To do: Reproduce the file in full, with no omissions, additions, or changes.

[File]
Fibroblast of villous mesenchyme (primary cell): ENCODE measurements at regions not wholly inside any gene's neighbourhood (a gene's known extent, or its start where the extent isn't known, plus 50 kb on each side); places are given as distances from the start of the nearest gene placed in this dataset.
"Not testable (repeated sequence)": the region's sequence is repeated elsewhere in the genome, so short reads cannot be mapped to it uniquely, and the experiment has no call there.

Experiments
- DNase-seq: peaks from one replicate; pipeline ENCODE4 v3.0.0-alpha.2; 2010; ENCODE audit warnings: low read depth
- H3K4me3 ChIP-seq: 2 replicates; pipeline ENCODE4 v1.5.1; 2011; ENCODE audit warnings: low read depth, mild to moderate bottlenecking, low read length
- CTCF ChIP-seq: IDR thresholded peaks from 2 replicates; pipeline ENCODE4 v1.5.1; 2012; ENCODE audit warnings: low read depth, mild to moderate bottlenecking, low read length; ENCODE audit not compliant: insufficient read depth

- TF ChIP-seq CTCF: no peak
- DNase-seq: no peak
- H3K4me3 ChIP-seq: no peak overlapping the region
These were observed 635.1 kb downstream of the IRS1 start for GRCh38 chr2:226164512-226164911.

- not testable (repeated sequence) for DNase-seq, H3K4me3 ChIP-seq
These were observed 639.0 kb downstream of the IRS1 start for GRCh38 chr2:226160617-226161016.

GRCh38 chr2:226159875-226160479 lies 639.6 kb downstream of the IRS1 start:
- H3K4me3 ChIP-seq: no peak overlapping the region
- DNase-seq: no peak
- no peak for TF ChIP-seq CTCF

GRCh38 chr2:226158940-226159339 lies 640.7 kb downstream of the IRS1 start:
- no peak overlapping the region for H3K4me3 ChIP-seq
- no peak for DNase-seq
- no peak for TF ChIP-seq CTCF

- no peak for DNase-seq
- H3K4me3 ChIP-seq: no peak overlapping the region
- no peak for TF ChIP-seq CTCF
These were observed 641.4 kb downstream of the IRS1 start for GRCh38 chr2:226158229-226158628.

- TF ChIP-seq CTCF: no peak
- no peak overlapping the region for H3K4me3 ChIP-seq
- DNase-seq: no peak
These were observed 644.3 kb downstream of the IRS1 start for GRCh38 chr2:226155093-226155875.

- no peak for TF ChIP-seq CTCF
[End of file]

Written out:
Fibroblast of villous mesenchyme (primary cell): ENCODE measurements at regions not wholly inside any gene's neighbourhood (a gene's known extent, or its start where the extent isn't known, plus 50 kb on each side); places are given as distances from the start of the nearest gene placed in this dataset.
"Not testable (repeated sequence)": the region's sequence is repeated elsewhere in the genome, so short reads cannot be mapped to it uniquely, and the experiment has no call there.

Experiments
- DNase-seq: peaks from one replicate; pipeline ENCODE4 v3.0.0-alpha.2; 2010; ENCODE audit warnings: low read depth
- H3K4me3 ChIP-seq: 2 replicates; pipeline ENCODE4 v1.5.1; 2011; ENCODE audit warnings: low read depth, mild to moderate bottlenecking, low read length
- CTCF ChIP-seq: IDR thresholded peaks from 2 replicates; pipeline ENCODE4 v1.5.1; 2012; ENCODE audit warnings: low read depth, mild to moderate bottlenecking, low read length; ENCODE audit not compliant: insufficient read depth

- TF ChIP-seq CTCF: no peak
- DNase-seq: no peak
- H3K4me3 ChIP-seq: no peak overlapping the region
These were observed 635.1 kb downstream of the IRS1 start for GRCh38 chr2:226164512-226164911.

- not testable (repeated sequence) for DNase-seq, H3K4me3 ChIP-seq
These were observed 639.0 kb downstream of the IRS1 start for GRCh38 chr2:226160617-226161016.

GRCh38 chr2:226159875-226160479 lies 639.6 kb downstream of the IRS1 start:
- H3K4me3 ChIP-seq: no peak overlapping the region
- DNase-seq: no peak
- no peak for TF ChIP-seq CTCF

GRCh38 chr2:226158940-226159339 lies 640.7 kb downstream of the IRS1 start:
- no peak overlapping the region for H3K4me3 ChIP-seq
- no peak for DNase-seq
- no peak for TF ChIP-seq CTCF

- no peak for DNase-seq
- H3K4me3 ChIP-seq: no peak overlapping the region
- no peak for TF ChIP-seq CTCF
These were observed 641.4 kb downstream of the IRS1 start for GRCh38 chr2:226158229-226158628.

- TF ChIP-seq CTCF: no peak
- no peak overlapping the region for H3K4me3 ChIP-seq
- DNase-seq: no peak
These were observed 644.3 kb downstream of the IRS1 start for GRCh38 chr2:226155093-226155875.

- no peak for TF ChIP-seq CTCF